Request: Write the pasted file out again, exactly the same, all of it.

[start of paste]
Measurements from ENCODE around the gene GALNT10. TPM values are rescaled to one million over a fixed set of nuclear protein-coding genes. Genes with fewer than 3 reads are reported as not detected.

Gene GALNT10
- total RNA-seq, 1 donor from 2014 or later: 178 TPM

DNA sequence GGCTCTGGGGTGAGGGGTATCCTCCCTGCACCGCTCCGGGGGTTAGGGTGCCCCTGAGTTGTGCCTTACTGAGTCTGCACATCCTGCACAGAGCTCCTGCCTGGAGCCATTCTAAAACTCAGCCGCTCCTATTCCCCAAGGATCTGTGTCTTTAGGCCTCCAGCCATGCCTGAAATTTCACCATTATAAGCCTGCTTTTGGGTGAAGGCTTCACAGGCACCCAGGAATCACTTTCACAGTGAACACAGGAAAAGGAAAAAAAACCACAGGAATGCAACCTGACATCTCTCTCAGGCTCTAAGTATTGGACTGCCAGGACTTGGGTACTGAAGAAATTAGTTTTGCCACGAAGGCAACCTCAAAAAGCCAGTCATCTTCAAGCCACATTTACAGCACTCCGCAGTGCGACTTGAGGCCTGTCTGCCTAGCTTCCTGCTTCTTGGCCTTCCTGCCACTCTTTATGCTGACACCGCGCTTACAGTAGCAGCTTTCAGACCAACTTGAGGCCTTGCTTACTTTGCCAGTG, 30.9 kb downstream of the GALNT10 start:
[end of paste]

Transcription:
Measurements from ENCODE around the gene GALNT10. TPM values are rescaled to one million over a fixed set of nuclear protein-coding genes. Genes with fewer than 3 reads are reported as not detected.

Gene GALNT10
- total RNA-seq, 1 donor from 2014 or later: 178 TPM

DNA sequence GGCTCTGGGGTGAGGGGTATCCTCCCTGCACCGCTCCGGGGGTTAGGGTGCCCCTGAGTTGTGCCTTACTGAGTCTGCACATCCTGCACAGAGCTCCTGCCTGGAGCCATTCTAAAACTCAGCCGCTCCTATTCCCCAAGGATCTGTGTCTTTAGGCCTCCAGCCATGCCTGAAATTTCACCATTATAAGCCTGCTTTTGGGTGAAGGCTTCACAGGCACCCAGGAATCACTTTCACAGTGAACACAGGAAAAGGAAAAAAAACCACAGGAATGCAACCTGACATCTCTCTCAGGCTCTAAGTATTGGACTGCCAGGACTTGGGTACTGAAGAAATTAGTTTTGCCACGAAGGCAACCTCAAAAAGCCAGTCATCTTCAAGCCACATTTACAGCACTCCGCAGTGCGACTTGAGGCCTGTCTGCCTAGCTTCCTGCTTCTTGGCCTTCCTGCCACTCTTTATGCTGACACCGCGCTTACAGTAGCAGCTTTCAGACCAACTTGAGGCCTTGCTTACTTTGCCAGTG, 30.9 kb downstream of the GALNT10 start: